I don't think that I overworked the dough - did it a while in the mixer then finished off on the bench. I thought that the lack of rising may be attributable to the fact that I didn't make a dedicated biga, but difficul to determine with any certainty.

                    Will crank it up again with a bit of semolina and a good squirt of olive oil and compare the difference. Gearing up for a work function on Thursday so will have to err on the side of caution with my experiments as a few of the attendees are Italians!!

                    Just had some of today's ciabatta - turned out quite well. Haven'y had a batch fail on me so far - luckily!!
                    / Rossco

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                    • #11
                      Re: Biga Based Dough

                      Hooray for ciabatta! I need to work on sourdough ciabatta!

                      Good Luck Thursday!
                      J

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                      • #12
                        Re: Biga Based Dough

                        Hi Rossco...

                        I have been working on your rubbery 40 % semolina problem. Do you know what the hydration was? With protein up to 15% or so semolina needs more water to be manageable from what I can gather. It probably needs another 5% or so hydration to give equivalent feel. (I need to check that out in an experiment!) Your description of the dough sounds a bit like what I felt my first batch of bagel dough from Sir Lancelot flour was like - somewhat underhydrated (due to the high protein) and rubbery, and minimal rise.

                        Also found that durum flour is very fine and has no graininess - so the gritty semolina - was properly semolina and not durum flour. Wish I could locate some durum flour to play with but it seems to be impossible to get in San Antonio!

                        Glad the catering went well!
                        Jay
                        Last edited by texassourdough; 04-22-2010, 03:09 PM.

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                        • #13
                          Re: Biga Based Dough

                          For those in North America that are interested in durum flour I think I found a source. Golden Temple Durum Atta Flour is grown by Smuckers of Canada in Canada. It is about 13 % protein according to their nutritional info - a little lower than the best durum but it is available in 5.5 pound and 20 pound bags for about $6 and $20 respectively - far better than the $8.50 a pound for KA (which is almost certainly better/higher protein). So the key is to find an Indian food market and we have those!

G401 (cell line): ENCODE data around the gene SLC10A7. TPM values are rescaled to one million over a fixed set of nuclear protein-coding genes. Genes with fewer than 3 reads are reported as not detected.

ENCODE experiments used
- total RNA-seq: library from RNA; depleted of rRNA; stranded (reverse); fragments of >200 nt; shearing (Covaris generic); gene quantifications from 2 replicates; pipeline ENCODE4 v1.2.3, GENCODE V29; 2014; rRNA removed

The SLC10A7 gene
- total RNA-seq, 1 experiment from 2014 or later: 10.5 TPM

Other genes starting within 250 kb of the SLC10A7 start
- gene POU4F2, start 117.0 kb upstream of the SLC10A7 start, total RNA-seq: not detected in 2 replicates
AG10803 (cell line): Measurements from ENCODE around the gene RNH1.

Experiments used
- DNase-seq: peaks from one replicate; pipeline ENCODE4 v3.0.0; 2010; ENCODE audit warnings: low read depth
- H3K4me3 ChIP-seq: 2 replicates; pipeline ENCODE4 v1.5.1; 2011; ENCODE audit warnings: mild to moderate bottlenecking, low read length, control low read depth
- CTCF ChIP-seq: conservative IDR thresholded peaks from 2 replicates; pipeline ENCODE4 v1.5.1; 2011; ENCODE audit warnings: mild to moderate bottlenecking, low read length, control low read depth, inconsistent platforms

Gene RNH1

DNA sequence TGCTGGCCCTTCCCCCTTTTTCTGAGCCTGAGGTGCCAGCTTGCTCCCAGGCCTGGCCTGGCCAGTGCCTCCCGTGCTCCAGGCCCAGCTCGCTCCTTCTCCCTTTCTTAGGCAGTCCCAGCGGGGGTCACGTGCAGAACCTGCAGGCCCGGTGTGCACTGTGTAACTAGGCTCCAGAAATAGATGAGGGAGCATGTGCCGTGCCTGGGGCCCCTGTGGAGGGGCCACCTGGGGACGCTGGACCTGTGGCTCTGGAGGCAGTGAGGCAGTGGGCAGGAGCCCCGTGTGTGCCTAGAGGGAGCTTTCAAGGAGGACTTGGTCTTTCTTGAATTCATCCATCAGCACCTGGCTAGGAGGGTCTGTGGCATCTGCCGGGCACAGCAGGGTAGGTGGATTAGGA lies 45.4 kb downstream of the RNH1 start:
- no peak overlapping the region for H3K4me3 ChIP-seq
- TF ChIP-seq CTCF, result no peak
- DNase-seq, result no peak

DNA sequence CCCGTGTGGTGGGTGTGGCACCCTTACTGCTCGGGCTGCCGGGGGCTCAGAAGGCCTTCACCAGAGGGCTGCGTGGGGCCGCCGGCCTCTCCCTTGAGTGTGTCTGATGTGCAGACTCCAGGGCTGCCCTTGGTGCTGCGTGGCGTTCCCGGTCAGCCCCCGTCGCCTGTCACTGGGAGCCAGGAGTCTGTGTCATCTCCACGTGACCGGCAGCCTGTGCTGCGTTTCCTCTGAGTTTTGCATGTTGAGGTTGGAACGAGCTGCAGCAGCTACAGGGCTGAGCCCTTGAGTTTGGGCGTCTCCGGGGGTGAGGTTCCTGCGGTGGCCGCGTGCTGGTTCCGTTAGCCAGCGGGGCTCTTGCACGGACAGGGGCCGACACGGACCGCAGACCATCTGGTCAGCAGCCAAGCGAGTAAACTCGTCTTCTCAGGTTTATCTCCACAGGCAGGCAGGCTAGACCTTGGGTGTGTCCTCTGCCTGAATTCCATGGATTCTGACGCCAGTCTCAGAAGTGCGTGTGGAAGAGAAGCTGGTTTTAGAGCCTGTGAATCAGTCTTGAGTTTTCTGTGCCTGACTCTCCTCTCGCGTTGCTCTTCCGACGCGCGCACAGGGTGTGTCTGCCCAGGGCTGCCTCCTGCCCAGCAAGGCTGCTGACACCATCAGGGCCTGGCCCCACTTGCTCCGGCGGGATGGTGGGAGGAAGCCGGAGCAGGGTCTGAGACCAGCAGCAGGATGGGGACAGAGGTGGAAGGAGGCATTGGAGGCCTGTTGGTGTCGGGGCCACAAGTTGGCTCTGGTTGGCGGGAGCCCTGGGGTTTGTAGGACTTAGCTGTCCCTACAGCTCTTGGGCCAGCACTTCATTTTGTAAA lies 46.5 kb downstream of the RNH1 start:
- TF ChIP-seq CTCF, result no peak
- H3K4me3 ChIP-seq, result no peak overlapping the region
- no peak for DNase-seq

Yeah! I can get some durum and experiment!
                          Jay

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                          • #14
                            Re: Biga Based Dough

                            Hello Jay...

                            From what I have read, the "fine" semolina just needs a bit of extra hydration (about double the normal time) to get it ready for use. It should work OK and I belive that it is quite widely used in the pizza industry.

                            Just to clarify, I reduced the semolina component down to 7% to minimise the possible rubbery texture developing so I don't think that this would be the main causal issue of my current rubbery problem.

                            I tried to find out if there was indeed a correlation between length of kneading and rubberyness, but I wasn't able to confirm that. I kneaded the last batch of dough for about 8 minutes (until it took on a smooth texture). Could this have been too long perhaps? What are the signs that one need to look for to get the the correct rubberyness (extensibility)? Is this where the windowpane test comes into play?

                            I have tried to the the windowpane test in the past but I believe that you need to rest the dough for 10 mins before doing the test. If this is the case then the breaks in between will greatly increase preparation time.

                            Hydration levels were around 65 - 67% and the flour had 11% protein. Durham semolina was 12% protein.

                            Hopefully the rubberyness issue will be resolved soon.
                            / Rossco

                            Comment


                            • #15
                              Re: Biga Based Dough

                              Hi Rossco!

                              I agree. I have heard semolina needs more time than durum flour. WRT hydration I was specifically referring to the 40 % semolina batch. And you are right, at 7% the semolina is not high enough to be a big factor. Rubberyness in my experience is associated with overworking/underrelaxing. (and based on your comments you should not be underrelaxed!) Also in my experience one cannot pass the windowpane test with rubbery dough. It needs to be relaxed. I would add more water and increase the hydration some more.

                              My previous comments about balling 00 flour dough balls on mixing is based on similar experience. If one balls them immediately they will be soft and extensible and wonderful but in my experience if I ball them after I take them out of the fridge they never relax and one gets a tougher, chewier dough.

                              Two suggestions - 2 minutes mixing (you can always add more later and/or folds to finisht the dough) and say 72 -74 percent hydration!

                              Good Luck!
                              Jay